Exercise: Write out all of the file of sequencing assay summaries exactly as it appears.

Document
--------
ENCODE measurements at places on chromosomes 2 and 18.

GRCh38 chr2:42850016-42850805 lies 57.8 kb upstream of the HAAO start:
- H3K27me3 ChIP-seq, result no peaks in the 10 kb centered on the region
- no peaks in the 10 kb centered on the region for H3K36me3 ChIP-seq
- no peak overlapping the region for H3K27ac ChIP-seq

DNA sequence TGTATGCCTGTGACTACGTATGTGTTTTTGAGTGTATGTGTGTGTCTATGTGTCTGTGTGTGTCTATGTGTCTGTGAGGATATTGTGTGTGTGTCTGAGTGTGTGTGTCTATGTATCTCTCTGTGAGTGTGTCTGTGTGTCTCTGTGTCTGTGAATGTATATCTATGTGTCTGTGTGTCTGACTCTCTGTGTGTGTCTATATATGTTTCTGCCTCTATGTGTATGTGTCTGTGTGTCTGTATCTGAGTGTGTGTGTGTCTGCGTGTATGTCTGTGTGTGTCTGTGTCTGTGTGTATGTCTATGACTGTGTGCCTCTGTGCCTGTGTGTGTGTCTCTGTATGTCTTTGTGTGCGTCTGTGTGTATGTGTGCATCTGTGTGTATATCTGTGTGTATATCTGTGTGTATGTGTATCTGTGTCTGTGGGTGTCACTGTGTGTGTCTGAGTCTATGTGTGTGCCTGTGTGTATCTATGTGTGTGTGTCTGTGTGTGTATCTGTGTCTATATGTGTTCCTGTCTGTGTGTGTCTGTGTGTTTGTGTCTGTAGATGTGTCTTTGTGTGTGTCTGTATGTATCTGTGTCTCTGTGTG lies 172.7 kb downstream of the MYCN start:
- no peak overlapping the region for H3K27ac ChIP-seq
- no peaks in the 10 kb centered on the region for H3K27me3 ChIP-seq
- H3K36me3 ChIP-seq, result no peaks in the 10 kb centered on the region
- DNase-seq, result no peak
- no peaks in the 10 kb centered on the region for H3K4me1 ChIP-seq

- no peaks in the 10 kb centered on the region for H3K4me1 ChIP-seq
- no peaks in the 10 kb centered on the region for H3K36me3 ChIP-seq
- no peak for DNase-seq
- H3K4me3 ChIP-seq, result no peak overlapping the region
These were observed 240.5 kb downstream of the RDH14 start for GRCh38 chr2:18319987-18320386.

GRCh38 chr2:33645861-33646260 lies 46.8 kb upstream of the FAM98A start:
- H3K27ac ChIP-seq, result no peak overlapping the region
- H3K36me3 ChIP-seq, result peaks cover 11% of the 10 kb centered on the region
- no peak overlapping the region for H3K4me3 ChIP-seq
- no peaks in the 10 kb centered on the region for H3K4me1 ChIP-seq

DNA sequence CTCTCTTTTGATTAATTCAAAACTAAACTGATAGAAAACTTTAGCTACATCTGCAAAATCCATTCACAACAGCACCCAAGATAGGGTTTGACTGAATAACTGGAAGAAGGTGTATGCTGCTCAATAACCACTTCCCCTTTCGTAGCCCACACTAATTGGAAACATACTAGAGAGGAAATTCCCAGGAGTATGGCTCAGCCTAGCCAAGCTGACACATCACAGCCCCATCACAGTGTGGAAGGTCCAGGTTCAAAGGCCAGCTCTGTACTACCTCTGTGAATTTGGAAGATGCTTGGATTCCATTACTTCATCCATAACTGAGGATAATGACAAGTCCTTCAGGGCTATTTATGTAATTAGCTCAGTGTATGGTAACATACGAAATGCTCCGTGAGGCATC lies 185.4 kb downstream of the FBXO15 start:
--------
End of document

ENCODE measurements at places on chromosomes 2 and 18.

GRCh38 chr2:42850016-42850805 lies 57.8 kb upstream of the HAAO start:
- H3K27me3 ChIP-seq, result no peaks in the 10 kb centered on the region
- no peaks in the 10 kb centered on the region for H3K36me3 ChIP-seq
- no peak overlapping the region for H3K27ac ChIP-seq

DNA sequence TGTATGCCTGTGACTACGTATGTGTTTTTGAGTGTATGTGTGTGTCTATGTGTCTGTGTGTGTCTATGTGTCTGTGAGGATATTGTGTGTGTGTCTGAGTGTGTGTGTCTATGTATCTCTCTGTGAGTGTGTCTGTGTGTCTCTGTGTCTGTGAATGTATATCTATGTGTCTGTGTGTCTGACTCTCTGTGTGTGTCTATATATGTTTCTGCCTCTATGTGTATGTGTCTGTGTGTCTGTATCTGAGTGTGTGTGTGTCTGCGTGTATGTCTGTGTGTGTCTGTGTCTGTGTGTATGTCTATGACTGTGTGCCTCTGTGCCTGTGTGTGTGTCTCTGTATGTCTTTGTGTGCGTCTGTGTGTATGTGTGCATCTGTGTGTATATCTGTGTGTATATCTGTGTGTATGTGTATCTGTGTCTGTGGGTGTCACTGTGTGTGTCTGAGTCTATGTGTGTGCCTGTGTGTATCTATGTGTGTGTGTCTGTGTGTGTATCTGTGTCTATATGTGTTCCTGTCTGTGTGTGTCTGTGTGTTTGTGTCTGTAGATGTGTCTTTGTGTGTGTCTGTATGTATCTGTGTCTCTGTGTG lies 172.7 kb downstream of the MYCN start:
- no peak overlapping the region for H3K27ac ChIP-seq
- no peaks in the 10 kb centered on the region for H3K27me3 ChIP-seq
- H3K36me3 ChIP-seq, result no peaks in the 10 kb centered on the region
- DNase-seq, result no peak
- no peaks in the 10 kb centered on the region for H3K4me1 ChIP-seq

- no peaks in the 10 kb centered on the region for H3K4me1 ChIP-seq
- no peaks in the 10 kb centered on the region for H3K36me3 ChIP-seq
- no peak for DNase-seq
- H3K4me3 ChIP-seq, result no peak overlapping the region
These were observed 240.5 kb downstream of the RDH14 start for GRCh38 chr2:18319987-18320386.

GRCh38 chr2:33645861-33646260 lies 46.8 kb upstream of the FAM98A start:
- H3K27ac ChIP-seq, result no peak overlapping the region
- H3K36me3 ChIP-seq, result peaks cover 11% of the 10 kb centered on the region
- no peak overlapping the region for H3K4me3 ChIP-seq
- no peaks in the 10 kb centered on the region for H3K4me1 ChIP-seq

DNA sequence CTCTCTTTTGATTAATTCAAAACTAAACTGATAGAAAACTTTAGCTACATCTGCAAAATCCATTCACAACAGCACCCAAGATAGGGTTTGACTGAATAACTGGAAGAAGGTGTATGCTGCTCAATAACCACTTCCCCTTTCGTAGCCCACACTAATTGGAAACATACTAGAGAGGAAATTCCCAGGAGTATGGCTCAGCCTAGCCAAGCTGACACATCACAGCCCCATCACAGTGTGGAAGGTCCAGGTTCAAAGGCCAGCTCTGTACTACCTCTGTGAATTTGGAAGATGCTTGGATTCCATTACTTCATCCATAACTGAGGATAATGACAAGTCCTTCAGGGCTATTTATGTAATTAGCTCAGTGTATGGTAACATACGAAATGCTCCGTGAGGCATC lies 185.4 kb downstream of the FBXO15 start: